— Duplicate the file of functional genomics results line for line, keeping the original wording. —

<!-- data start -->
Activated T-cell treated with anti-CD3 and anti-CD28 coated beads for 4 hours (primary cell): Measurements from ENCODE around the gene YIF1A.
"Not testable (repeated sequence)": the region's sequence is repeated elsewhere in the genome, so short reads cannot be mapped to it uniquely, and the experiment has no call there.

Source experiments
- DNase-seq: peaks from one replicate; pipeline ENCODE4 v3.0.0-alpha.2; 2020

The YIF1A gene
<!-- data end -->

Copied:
Activated T-cell treated with anti-CD3 and anti-CD28 coated beads for 4 hours (primary cell): Measurements from ENCODE around the gene YIF1A.
"Not testable (repeated sequence)": the region's sequence is repeated elsewhere in the genome, so short reads cannot be mapped to it uniquely, and the experiment has no call there.

Source experiments
- DNase-seq: peaks from one replicate; pipeline ENCODE4 v3.0.0-alpha.2; 2020

The YIF1A gene